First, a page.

Thursday sees the 7-sided ‘debate’ between party leaders. What’s at stake for each of them?

Reading from stage left to right….

Natalie Bennett 

After recent shaky media appearances, the expectations start low – so the chances of appearing ‘better’ are enhanced. Poll ratings indicate significantly stronger support than in 2010.  But another weak performance would probably be fatal and set the vote sliding. Ms Bennett’s main task will be to counter the line that a Green vote is a wasted vote. That means stressing unique Green policies. However, the risk in doing so is that she reinforces suspicions that the party isn’t realistic.

Nick Clegg

This is going to be the exact of opposite of 2010. No more ‘I agree with Nick’ lines. Mr Clegg is on the defensive, facing a steep drop in votes and the prospect of a large loss of seats. So expect him to find ways of going offensive. The problem with pitching himself as a break on the extreme of the others also means pitching as a coalition partner. And it’s his record there that has done the damage.

Nigel Farage

Mr Farage needs oxygen, and Thursday offers the prospect of a tank full. UKIP support has sagged in recent weeks as the media focus has gravitated to the battle of the prospective prime ministers. Expect him to use this opportunity to the full. Expect him to go into his straight-talking ‘I’ll tell you how if really is folks’ populist rhetoric. But UKIP has suffered recently from becoming near-establishment, with its candidate and policy problems. And Farage’s best prospects lie with the disillusioned who probably won’t be watching, but will read the headlines on Friday morning, and that is where he will be aiming to appear.

Ed Miliband

Can centre-stage equate to centre of attention? After a strong performance in last weeks’ studio confrontation with Paxman, expectations will be raised, making the challenge that bit harder, especially as the format will not allow any extended opportunities. However, the memorable line from last week comprised 5 words: “Hell yes, I’m tough enough”.  Maybe another is being prepared. Mr Miliband has to squeeze a lot out of the session – burnishing prime ministerial credentials, but also appealing in England to loosely-affiliated Liberal Democrats and Greens, while trying to stem the losses in Scotland to the SNP.  There’s no one message that does it all.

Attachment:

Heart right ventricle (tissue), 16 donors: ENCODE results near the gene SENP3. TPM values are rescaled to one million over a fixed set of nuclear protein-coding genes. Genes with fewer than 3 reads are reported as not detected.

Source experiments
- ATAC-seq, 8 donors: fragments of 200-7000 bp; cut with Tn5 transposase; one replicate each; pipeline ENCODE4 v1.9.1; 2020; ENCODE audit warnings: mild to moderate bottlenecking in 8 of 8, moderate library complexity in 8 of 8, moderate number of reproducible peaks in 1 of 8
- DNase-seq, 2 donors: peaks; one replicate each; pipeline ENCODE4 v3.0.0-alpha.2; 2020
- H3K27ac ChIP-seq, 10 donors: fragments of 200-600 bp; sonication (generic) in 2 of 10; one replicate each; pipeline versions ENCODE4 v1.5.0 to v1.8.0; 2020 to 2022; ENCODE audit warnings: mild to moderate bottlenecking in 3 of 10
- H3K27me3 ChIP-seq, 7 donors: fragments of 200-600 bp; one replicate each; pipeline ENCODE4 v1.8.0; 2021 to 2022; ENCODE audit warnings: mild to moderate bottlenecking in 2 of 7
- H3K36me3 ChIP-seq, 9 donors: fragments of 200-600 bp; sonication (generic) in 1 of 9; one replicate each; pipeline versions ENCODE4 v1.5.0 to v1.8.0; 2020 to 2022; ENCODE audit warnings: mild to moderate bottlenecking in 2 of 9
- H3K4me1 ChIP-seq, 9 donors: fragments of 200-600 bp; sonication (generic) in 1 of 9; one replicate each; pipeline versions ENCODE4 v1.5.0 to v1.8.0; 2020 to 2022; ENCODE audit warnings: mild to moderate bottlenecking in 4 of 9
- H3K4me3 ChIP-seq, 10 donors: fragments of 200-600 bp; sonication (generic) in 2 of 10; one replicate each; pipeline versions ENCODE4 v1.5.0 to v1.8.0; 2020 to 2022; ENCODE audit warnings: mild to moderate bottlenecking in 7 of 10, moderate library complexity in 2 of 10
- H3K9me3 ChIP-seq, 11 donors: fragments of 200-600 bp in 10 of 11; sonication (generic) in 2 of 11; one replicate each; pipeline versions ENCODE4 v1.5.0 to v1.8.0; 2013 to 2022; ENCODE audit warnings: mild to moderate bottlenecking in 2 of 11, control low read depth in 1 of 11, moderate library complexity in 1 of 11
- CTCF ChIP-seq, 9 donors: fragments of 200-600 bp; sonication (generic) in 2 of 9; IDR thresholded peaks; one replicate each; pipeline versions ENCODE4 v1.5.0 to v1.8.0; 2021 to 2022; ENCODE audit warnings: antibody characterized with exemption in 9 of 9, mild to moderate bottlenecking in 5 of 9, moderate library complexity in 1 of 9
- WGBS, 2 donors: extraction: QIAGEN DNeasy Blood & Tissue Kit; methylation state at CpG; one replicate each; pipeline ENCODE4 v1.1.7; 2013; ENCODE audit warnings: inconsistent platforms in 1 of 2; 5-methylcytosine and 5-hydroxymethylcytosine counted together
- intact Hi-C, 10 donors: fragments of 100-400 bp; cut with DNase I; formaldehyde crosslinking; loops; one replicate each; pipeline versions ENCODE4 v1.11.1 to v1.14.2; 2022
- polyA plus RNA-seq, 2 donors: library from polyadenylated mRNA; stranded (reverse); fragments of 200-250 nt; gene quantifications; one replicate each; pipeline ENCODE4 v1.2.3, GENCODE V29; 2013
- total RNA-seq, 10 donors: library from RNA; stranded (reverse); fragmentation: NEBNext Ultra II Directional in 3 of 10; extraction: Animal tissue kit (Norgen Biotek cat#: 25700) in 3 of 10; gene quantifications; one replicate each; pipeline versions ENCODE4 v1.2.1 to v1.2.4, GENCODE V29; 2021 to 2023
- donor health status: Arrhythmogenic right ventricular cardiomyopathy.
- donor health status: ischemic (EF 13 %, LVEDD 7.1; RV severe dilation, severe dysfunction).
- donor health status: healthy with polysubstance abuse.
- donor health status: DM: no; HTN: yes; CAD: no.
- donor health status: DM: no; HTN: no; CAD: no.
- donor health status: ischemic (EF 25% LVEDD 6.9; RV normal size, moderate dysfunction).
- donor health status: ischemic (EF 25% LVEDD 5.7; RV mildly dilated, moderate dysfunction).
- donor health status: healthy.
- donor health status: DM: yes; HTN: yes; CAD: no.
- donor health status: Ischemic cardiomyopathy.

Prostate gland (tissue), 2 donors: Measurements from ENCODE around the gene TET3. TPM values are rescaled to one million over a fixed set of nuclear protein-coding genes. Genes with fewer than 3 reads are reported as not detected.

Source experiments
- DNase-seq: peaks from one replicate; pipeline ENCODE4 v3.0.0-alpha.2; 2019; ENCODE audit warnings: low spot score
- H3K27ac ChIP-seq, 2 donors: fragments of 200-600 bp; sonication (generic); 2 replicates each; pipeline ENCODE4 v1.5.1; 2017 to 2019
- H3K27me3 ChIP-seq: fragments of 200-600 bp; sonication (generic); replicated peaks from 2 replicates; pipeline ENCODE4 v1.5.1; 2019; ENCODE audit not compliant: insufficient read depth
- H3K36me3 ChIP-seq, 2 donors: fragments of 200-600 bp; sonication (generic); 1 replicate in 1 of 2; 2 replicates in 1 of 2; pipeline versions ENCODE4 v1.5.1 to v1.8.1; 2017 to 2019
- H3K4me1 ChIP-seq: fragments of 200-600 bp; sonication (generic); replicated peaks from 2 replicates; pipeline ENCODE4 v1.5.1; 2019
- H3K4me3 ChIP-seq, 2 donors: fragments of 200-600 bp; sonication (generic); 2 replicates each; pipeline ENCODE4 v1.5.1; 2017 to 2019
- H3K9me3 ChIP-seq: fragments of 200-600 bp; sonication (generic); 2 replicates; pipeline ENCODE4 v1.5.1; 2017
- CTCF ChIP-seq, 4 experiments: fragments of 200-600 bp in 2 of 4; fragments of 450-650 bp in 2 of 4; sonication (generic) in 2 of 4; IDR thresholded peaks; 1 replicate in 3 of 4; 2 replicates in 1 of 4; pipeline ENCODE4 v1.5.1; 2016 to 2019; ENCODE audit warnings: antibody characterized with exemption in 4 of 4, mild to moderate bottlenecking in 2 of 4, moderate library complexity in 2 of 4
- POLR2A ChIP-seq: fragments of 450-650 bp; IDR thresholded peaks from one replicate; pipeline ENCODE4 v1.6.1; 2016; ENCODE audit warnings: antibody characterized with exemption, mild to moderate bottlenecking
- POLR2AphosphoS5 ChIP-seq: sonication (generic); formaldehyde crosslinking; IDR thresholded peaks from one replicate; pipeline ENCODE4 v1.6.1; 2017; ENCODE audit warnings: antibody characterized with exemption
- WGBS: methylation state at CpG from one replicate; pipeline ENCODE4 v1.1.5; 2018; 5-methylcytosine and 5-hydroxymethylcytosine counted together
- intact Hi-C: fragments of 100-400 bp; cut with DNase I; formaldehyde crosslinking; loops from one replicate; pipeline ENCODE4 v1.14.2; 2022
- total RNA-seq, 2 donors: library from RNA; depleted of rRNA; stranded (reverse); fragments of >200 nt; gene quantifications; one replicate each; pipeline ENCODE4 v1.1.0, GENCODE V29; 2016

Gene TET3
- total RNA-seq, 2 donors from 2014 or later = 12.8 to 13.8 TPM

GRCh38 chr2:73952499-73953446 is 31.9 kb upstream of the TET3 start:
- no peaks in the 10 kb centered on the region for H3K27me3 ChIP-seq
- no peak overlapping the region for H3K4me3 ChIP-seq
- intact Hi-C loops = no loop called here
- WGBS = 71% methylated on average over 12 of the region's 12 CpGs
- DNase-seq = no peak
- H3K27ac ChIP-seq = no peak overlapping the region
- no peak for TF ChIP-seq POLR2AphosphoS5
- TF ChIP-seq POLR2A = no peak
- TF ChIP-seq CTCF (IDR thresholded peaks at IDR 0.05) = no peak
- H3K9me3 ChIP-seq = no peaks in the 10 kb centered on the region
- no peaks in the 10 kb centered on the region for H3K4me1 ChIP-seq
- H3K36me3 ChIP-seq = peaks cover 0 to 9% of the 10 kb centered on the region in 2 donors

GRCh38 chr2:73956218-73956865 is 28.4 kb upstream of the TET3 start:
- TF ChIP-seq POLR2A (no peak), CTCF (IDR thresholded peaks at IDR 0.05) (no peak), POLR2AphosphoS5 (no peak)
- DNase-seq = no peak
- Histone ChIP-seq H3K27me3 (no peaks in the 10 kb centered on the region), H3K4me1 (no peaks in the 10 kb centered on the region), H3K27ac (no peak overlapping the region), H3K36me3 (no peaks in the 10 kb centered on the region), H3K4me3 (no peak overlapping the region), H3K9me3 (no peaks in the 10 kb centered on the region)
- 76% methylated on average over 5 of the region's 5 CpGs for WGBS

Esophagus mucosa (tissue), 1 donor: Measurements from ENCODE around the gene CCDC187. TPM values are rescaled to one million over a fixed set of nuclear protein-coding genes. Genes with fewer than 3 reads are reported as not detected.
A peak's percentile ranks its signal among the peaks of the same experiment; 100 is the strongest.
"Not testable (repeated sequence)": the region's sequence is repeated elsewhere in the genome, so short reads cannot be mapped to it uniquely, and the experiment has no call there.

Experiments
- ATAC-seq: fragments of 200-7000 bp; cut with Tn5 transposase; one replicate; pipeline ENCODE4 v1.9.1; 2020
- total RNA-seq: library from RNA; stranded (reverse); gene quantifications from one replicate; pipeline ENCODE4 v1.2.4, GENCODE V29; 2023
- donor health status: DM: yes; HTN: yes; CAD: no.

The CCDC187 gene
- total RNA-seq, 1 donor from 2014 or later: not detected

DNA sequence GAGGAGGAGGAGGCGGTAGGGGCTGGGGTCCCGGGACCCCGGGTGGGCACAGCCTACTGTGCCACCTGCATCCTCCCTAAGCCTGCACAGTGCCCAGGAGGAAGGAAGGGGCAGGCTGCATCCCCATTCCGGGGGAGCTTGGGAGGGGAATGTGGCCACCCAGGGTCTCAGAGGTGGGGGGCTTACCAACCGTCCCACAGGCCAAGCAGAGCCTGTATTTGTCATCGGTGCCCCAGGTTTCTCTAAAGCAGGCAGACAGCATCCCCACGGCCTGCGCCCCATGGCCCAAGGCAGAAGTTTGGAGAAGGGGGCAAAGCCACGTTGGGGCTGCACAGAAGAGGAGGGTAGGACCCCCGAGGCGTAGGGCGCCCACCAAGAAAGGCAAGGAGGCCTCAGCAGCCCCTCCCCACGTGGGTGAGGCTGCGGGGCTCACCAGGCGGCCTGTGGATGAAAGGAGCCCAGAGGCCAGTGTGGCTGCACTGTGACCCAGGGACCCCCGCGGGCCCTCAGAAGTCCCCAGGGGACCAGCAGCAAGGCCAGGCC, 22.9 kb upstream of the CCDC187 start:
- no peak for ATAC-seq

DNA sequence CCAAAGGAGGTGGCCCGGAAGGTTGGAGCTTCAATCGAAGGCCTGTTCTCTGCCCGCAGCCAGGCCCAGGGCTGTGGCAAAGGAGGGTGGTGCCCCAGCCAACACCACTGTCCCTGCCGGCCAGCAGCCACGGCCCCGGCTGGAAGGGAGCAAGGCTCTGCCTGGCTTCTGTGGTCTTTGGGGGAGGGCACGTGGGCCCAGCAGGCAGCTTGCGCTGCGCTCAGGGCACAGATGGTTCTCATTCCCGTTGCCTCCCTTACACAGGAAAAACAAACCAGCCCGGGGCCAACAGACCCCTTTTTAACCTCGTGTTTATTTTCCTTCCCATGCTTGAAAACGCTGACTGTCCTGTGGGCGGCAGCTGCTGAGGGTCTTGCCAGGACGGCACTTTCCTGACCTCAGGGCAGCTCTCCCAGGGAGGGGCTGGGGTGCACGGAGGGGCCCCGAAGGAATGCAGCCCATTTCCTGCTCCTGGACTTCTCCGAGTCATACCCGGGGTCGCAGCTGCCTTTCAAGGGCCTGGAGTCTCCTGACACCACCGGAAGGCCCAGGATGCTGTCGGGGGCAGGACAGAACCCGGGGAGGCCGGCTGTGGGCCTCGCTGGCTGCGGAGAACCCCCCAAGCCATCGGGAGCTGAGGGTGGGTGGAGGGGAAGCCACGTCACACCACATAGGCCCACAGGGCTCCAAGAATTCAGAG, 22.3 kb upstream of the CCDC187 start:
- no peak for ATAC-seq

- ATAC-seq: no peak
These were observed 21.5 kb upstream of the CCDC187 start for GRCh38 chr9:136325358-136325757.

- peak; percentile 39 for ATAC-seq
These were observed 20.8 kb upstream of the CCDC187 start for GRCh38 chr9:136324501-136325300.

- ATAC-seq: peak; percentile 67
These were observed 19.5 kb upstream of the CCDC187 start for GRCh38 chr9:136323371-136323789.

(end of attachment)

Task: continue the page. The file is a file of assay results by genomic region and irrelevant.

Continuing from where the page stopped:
Leanne Wood

The biggest challenge may be holding the viewers’ attention. She speaks on behalf of a small party in a small principality. So expect her to play up the possible role of Plaid Cymru MPs, by linking herself and her party to ‘progressive groupings’ in the next Parliament. The difficulty however will be that she echoes their stances, rather than leads them. The optics could reinforce that, as she stands next to the SNP leader.

Nicola Sturgeon

The format is a gift for Ms Sturgeon.  Anxious to dispel the charge that she and her party are ‘spoilers’ in terms of Westminster, sharing stage time with the national party leaders gives her the opportunity to revisit her pitch about wider political reform – ‘exporting SNP-ways to the rest of the UK’.  It will be a reformist pitch but from within the system, as opposed to UKIP’s from without.  There is an obvious tension for her: while she will be aiming to stress differentiation from Labour – for north of the border consumption – she has to deal with offering to support a Labour administration in Westminster.

David Cameron

Mr Cameron has to play a ‘me versus the rest of them’ game, and possibly being at the end of the line helps, as only one arm gesture is going to be required.  For the same reason he dug in against a head to head with Mr Miliband, Mr Cameron will welcome the optics of this event.  Expect him to pitch things as a choice between a government which is clearly his and clearly Conservative, as opposed to some ‘mishmash’ of most of the others standing there.  But he has everyone else against him, and his party followers were not left enthused by last week’s performance. More will be expected of him this time. A mediocre ‘safety first’ performance could lead the troops pretty deflated.

The leaders of the minor parties have to haul themselves back to relevance, as the national and media campaigns gravitate towards the prime ministerial choice.

The leaders of the two major parties may be tempted into having a head to head, but with the others in the way.

There are a lot of agendas in play on Thursday evening. Post-debate, the green room really will be spinning.


James Plaskitt